NZ on top as Pakistan face gruelling final day.

KARACHI -- In fading light, the shadows of the stands now covering most of the ground at the National Stadium, the stumps had been lit up twice, first by Tim Southee and then Ish Sodhi. Faced with a target of 319 to win the second and final Test against New Zealand, Pakistan's aim would've been to emerge unscathed from the three overs remaining and fight it out on the final day. It didn't happen.

New Zealand require eight more wickets on Friday to win the series. Pakistan need to survive a grilling to stave off a third straight home series defeat with New Zealand leaving them on the ropes at 0-2 in their second innings having declared theirs at 277-5 - after having gained a 41-run first-innings lead -- early on Thursday.

Southee's decision to have a bowl at Pakistan ahead of the day's close paid immediate dividends when the New Zealand skipper accounted for struggling opener Abdullah Shafique with his second delivery. Abdullah had left the first ball outside his off but on the second, he was cleaned up by a delivery that stayed low and found the mark.

The decision to send on nightwatchman Mir Hamza then backfired spectacularly for the hosts. Hamza had seen off Southee on his first four deliveries and was blocking Sodhi as the New Zealand leg-spinner, who'd started the day by finishing off Pakistan's first innings, came to bowl the final over of the day. Hamza had been successful on the first four balls but was undone on the fifth as New Zealand camped all their fielders around his bat to ramp up pressure. He was deceived by the spin and bowled between bat and pad.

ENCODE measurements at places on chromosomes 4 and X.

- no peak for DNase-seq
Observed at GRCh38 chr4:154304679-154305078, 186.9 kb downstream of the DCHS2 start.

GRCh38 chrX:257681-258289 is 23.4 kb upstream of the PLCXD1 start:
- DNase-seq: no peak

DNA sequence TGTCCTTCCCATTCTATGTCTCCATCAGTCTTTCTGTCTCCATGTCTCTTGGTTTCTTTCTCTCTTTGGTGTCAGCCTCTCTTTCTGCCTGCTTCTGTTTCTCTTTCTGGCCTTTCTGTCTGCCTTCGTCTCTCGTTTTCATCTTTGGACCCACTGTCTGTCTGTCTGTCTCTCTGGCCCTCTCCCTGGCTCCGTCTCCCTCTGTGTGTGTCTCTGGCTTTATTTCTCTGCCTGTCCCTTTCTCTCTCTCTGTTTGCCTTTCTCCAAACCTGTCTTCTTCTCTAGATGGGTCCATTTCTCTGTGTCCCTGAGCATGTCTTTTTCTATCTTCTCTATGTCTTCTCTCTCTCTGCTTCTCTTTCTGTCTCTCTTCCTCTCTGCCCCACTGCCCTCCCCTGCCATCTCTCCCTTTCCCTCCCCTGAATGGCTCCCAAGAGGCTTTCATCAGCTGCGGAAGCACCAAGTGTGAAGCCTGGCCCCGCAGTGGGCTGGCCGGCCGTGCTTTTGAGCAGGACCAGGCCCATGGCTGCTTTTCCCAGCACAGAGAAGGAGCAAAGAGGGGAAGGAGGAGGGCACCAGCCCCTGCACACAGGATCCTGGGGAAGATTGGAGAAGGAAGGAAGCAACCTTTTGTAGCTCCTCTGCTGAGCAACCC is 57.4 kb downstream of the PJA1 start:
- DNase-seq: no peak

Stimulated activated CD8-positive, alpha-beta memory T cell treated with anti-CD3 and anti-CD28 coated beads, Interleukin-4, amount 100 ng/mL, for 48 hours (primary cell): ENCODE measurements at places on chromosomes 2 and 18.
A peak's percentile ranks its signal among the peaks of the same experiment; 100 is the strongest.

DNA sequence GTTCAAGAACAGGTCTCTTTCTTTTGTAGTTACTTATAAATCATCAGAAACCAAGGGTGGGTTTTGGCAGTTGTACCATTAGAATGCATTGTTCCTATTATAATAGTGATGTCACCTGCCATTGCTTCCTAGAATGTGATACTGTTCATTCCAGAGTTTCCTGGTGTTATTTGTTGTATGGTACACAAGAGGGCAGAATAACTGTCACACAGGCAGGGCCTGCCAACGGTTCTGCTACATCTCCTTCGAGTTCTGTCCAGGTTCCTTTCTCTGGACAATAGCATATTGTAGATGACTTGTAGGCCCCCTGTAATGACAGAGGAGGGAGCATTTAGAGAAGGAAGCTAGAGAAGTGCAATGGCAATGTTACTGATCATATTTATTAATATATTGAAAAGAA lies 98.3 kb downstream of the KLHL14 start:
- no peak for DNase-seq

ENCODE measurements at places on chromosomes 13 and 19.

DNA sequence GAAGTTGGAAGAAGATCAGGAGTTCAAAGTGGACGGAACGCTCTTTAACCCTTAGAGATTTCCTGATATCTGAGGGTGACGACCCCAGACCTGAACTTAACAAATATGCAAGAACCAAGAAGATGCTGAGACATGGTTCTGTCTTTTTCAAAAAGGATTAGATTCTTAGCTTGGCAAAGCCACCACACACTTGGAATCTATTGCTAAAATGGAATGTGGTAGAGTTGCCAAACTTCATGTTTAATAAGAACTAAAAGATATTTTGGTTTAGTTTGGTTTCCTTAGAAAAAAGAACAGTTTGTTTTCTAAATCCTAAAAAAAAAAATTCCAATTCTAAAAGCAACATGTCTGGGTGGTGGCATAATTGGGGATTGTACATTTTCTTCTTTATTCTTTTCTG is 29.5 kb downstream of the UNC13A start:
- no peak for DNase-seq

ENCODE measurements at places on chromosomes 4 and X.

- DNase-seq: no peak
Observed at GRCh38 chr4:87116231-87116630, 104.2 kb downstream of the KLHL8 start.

That was how it closed. Pakistan, having earlier been defied by half-centuries from Tom Blundell and Michael Bracewell after they had reduced New Zealand to 128-4, needing to better their record chase at the National Stadium - 315 against Australia in 1994 - to end this season with a Test victory.

Then, it was Inzamam-ul-Haq whose half-century took Pakistan through. Almost three decades on, his nephew Imam-ul-Haq would be at the crease when play resumes on Friday. 'I think we can survive tomorrow,' Pakistan's bowling coach Shaun Tait told reporters at the post-day press conference.

Tait, though, would rue Pakistan's missed chances in the field, especially after they had taken three New Zealand wickets for 14 runs after lunch. 'It's not a wicket where you take three in a row,' he said. 'They have some good batters and it isn't really easy to get consistent breakthroughs. But, yeah...

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